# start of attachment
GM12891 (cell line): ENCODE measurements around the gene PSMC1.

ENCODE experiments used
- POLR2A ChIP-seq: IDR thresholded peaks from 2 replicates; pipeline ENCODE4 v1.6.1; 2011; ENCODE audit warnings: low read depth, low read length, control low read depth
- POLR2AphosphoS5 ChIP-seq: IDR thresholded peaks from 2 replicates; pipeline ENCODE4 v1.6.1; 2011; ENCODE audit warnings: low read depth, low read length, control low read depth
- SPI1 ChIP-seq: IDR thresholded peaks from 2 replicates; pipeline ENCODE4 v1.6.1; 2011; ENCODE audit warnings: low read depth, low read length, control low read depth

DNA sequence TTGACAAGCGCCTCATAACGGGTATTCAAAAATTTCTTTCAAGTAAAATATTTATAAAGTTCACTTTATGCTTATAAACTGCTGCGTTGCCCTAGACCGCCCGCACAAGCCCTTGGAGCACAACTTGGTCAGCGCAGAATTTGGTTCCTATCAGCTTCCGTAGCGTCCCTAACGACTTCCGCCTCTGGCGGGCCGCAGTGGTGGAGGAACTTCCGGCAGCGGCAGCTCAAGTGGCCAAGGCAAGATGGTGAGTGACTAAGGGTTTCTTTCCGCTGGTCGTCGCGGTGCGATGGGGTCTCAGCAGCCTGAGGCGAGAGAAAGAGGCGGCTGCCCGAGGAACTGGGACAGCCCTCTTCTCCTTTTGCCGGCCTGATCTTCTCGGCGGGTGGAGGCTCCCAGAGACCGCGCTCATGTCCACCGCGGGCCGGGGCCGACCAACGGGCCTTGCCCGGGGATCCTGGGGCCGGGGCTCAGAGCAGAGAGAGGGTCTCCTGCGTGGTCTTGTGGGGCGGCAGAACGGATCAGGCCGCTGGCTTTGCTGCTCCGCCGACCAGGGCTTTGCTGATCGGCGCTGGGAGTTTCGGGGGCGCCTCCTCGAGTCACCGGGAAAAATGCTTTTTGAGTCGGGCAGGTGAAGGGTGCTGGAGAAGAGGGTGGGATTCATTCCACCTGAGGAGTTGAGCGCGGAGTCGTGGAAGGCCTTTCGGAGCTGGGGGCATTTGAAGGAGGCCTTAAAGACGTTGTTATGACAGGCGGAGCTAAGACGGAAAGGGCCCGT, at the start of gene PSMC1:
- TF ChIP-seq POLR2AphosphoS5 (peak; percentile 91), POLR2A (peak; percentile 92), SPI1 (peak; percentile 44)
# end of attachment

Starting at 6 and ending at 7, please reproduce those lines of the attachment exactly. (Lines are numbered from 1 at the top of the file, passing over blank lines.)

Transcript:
DNA sequence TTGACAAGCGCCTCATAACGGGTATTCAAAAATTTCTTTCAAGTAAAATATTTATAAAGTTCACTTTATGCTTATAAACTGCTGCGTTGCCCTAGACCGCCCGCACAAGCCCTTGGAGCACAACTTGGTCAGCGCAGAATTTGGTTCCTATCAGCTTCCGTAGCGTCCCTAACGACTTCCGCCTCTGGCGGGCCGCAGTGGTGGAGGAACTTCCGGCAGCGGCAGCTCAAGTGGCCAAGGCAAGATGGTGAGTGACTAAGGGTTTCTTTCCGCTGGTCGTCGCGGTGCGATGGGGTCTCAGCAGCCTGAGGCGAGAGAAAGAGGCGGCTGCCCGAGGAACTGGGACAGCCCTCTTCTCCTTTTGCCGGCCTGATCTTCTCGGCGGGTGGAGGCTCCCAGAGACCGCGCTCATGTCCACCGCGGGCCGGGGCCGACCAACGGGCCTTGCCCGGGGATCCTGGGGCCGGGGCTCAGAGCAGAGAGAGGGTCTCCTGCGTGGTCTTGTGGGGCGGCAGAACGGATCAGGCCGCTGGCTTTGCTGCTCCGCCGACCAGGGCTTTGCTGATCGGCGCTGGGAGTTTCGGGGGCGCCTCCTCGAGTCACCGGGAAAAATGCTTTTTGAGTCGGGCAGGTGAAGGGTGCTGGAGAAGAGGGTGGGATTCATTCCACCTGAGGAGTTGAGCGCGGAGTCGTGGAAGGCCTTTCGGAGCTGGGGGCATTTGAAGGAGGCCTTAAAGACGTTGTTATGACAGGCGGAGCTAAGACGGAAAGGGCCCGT, at the start of gene PSMC1:
- TF ChIP-seq POLR2AphosphoS5 (peak; percentile 91), POLR2A (peak; percentile 92), SPI1 (peak; percentile 44)